Emancipation Proclamation (1863)
By the President of the United States of America:
Whereas, on the twenty-second day of September, in the year of our Lord one thousand eight hundred and sixty-two, a proclamation was issued by the President of the United States, containing, among other things, the following, to wit:
“That on the first day of January, in the year of our Lord one thousand eight hundred and sixty-three, all persons held as slaves within any State or designated part of a State, the people whereof shall then be in rebellion against the United States, shall be then, thenceforward, and forever free; and the Executive Government of the United States, including the military and naval authority thereof, will recognize and maintain the freedom of such persons, and will do no act or acts to repress such persons, or any of them, in any efforts they may make for their actual freedom.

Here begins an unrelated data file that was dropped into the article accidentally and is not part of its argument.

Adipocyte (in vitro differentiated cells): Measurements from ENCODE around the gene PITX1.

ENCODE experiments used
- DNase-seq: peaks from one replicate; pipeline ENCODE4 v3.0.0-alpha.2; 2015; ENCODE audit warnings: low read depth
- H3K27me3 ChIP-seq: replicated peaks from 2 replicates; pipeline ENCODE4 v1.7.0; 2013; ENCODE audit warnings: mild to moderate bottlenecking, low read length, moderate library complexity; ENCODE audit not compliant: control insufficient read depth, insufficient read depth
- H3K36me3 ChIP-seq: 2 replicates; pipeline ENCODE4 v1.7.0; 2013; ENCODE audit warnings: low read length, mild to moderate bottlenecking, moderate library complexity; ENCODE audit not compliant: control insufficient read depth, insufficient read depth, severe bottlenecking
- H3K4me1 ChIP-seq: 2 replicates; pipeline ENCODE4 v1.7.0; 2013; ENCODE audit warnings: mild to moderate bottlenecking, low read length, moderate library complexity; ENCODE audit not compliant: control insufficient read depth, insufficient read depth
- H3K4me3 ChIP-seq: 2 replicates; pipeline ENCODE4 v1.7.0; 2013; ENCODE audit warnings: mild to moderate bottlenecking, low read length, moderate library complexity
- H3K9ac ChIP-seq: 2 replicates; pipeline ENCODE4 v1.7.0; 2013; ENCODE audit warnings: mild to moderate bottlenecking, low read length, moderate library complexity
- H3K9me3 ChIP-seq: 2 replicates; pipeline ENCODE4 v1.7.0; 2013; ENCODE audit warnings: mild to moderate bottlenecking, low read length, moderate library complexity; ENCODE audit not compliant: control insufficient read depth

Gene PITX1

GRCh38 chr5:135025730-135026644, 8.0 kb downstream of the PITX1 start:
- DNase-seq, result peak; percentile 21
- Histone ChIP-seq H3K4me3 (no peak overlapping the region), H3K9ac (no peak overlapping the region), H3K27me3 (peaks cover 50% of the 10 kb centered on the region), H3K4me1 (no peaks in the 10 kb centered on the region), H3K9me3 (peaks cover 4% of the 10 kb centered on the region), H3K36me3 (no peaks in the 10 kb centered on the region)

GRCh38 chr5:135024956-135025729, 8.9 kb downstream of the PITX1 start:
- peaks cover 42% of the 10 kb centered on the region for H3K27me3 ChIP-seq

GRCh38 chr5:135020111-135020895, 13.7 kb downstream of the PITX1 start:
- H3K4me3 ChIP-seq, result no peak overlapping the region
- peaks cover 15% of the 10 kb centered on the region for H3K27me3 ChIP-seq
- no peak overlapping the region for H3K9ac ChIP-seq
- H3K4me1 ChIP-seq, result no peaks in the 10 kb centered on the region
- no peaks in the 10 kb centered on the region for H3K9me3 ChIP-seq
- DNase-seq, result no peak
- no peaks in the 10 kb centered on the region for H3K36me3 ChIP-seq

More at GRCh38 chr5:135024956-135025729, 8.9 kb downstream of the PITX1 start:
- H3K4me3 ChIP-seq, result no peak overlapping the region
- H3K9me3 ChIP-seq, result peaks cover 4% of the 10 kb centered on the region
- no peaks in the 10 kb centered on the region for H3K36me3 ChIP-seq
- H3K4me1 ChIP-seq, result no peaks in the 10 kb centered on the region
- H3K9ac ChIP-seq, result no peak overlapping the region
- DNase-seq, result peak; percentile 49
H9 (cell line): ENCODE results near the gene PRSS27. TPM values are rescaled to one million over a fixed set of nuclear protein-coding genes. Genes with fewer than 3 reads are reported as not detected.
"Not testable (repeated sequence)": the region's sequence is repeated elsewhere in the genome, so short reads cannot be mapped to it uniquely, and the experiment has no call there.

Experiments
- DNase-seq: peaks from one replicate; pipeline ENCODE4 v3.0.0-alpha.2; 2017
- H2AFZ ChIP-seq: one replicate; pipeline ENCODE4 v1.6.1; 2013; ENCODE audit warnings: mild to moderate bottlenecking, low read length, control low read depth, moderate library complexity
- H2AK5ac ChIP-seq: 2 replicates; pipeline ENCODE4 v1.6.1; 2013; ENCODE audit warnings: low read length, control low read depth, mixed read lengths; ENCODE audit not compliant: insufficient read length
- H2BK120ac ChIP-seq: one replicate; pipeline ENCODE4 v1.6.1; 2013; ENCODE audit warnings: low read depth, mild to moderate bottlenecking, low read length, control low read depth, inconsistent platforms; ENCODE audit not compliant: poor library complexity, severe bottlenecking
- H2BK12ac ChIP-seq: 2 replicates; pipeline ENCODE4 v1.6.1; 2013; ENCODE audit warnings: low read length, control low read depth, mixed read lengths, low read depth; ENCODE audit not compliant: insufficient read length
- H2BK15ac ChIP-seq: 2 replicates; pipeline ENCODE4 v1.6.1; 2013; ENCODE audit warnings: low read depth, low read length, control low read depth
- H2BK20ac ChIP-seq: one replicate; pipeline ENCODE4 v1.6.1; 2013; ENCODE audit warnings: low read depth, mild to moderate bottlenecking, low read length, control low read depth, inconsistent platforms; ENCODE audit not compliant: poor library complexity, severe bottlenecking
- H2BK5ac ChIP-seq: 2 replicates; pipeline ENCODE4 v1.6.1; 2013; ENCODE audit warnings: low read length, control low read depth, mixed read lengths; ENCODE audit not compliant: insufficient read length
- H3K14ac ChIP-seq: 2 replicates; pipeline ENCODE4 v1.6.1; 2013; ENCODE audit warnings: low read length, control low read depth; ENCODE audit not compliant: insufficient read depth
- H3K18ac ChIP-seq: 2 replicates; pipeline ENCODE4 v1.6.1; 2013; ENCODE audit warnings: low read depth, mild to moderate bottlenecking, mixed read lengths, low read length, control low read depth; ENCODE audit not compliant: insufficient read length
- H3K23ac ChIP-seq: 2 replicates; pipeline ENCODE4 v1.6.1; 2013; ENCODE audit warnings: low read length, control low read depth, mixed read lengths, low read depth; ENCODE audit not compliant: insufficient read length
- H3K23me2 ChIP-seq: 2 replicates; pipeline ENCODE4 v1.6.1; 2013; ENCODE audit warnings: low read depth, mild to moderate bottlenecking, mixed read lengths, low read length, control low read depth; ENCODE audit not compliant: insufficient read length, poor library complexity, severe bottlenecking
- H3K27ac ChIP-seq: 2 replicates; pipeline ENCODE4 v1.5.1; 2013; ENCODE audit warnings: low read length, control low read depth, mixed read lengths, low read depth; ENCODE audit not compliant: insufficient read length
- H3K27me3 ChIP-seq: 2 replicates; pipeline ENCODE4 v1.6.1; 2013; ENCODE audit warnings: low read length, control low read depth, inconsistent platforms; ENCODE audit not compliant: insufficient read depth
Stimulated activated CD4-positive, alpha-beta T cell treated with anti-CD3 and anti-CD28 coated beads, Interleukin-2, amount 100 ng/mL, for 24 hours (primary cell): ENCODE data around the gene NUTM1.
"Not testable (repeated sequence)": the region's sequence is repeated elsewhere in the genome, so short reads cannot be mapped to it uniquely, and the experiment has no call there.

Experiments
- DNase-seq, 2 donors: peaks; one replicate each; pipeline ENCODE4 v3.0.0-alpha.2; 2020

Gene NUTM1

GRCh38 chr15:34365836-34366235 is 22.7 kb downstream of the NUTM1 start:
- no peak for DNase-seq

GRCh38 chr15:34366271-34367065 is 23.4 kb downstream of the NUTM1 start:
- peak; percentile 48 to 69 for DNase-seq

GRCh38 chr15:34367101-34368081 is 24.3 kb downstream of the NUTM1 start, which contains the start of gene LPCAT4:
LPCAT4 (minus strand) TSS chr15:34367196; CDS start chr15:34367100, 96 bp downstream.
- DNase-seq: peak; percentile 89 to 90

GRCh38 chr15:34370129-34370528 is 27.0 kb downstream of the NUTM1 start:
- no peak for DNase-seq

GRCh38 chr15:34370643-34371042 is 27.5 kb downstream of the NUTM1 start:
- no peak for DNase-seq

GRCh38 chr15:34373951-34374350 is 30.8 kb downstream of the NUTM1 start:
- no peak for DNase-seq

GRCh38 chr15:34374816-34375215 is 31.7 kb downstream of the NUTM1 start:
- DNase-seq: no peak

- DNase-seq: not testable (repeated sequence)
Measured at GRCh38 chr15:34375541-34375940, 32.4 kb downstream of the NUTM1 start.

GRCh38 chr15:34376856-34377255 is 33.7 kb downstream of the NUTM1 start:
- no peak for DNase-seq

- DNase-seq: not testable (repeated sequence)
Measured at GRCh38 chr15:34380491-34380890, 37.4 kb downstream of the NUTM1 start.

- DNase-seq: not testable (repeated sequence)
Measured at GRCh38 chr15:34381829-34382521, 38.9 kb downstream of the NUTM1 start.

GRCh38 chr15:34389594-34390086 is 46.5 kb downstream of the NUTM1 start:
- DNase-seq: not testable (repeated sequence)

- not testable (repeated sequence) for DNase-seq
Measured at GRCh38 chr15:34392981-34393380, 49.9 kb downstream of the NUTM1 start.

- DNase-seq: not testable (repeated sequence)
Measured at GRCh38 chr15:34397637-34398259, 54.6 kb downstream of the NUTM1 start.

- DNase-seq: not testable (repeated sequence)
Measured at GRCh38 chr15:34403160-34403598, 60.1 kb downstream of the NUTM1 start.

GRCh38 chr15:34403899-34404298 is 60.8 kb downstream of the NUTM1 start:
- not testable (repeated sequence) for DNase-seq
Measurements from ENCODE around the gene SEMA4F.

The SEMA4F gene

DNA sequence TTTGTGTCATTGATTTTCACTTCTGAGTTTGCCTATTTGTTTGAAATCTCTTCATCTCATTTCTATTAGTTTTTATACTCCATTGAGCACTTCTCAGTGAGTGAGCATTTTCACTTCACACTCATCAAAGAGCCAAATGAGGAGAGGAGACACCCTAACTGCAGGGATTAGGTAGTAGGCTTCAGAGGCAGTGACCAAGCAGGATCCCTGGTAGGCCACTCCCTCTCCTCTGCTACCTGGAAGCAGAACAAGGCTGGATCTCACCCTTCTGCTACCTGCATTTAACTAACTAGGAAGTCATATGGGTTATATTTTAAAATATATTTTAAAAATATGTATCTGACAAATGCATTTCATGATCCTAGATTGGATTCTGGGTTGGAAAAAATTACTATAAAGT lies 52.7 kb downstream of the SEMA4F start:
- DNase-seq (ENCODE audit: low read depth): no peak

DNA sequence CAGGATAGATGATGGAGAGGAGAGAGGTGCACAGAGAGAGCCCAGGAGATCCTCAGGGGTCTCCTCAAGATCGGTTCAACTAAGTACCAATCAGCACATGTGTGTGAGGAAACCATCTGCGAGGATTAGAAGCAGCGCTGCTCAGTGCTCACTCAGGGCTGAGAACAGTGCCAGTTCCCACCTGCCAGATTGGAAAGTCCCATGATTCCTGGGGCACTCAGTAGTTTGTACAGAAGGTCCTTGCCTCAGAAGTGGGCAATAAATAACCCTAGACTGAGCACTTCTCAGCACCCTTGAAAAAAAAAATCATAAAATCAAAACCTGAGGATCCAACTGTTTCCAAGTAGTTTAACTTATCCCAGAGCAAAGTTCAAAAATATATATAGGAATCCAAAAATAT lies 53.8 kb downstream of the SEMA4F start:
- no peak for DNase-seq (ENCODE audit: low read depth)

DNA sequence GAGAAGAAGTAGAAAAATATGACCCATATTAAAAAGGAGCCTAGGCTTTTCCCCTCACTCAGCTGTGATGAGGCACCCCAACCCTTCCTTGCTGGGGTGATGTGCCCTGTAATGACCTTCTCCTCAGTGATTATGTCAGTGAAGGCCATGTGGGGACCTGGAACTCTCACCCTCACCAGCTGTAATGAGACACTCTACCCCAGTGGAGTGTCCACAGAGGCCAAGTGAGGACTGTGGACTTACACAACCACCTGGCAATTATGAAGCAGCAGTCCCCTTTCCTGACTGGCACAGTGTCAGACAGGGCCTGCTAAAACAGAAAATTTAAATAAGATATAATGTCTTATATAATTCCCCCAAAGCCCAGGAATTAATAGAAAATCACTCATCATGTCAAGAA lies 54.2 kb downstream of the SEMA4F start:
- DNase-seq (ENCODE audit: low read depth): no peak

Over 270,000 remained enslaved for 2 1/2 years after this went into into law.
Major Gen. Gordon Granger would arrive in Galveston with news that the war was over and yeah, we had been freed 2 years prior, June 19th, 1865.
Almost 200 years later we are still fighting for the same freedom and equality.
Why haven’t we made changes? What is the hold up?
I explore the meaning of Juneteenth with my friend Lawrence Harris, reflecting on the meaning of freedom and friendship.